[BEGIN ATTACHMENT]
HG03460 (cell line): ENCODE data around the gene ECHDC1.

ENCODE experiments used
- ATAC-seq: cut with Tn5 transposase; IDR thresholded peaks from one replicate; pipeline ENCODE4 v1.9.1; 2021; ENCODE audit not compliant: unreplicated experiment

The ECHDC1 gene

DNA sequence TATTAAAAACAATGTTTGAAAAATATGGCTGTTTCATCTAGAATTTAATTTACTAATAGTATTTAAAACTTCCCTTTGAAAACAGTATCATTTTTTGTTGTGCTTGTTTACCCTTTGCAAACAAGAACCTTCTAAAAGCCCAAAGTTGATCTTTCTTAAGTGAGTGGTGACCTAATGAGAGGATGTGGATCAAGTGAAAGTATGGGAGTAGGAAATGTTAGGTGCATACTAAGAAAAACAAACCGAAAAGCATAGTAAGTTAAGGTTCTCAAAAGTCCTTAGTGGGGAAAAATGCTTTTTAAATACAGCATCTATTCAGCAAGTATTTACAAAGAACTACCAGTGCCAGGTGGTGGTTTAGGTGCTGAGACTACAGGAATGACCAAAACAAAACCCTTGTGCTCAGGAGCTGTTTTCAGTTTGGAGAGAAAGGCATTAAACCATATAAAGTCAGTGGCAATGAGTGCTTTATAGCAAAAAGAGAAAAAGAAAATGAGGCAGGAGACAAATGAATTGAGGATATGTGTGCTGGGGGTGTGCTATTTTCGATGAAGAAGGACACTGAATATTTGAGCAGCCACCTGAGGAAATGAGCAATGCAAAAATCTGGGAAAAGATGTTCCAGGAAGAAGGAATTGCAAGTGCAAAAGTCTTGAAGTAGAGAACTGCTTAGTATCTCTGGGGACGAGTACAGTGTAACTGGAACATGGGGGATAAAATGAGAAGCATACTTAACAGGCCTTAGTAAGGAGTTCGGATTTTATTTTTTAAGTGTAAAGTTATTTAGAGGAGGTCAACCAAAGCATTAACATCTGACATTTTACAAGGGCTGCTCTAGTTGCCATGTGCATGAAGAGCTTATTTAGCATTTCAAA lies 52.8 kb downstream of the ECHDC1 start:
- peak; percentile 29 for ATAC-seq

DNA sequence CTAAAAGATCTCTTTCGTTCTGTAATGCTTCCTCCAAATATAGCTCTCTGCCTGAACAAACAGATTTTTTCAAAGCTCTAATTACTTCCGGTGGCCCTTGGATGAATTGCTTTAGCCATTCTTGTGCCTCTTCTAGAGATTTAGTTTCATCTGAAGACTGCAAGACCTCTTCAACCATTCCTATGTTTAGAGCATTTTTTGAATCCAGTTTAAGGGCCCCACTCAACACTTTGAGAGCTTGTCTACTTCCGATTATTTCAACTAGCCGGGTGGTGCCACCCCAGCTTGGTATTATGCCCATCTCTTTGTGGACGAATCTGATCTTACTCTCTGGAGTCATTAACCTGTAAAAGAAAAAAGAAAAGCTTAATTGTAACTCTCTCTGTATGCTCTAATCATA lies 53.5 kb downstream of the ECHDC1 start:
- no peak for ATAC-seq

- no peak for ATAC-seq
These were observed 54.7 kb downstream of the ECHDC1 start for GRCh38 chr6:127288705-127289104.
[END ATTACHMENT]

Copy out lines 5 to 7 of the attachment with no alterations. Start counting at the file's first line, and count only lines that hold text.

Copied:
DNA sequence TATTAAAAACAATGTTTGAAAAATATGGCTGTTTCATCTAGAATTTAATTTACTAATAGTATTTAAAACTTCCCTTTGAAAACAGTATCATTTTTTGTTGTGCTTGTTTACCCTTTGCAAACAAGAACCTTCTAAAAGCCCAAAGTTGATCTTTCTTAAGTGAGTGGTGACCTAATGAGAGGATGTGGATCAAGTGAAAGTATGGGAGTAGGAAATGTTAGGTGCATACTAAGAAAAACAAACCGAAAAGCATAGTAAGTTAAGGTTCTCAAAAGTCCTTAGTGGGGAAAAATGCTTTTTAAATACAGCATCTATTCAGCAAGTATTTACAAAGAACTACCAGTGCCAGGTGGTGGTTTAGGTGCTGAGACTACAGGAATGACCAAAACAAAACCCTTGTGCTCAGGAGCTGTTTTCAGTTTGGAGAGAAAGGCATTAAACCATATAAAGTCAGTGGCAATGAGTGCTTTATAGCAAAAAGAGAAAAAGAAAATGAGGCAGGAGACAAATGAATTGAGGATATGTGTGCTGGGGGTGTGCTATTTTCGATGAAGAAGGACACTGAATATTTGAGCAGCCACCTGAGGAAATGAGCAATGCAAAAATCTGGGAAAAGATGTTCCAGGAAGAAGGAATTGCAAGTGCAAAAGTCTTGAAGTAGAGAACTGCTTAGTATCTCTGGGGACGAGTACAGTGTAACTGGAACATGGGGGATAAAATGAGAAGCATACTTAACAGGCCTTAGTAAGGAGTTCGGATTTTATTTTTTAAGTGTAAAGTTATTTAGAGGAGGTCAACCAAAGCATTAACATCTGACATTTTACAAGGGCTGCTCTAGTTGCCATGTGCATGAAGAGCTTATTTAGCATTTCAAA lies 52.8 kb downstream of the ECHDC1 start:
- peak; percentile 29 for ATAC-seq

DNA sequence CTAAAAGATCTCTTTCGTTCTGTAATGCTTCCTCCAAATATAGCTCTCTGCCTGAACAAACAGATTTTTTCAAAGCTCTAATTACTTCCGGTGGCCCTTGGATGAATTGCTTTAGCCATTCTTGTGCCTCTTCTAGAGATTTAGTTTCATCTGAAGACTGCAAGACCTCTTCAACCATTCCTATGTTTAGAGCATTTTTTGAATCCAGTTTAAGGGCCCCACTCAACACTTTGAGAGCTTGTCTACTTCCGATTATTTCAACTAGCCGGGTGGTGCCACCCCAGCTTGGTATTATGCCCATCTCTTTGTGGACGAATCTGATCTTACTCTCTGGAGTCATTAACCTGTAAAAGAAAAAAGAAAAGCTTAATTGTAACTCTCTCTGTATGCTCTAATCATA lies 53.5 kb downstream of the ECHDC1 start: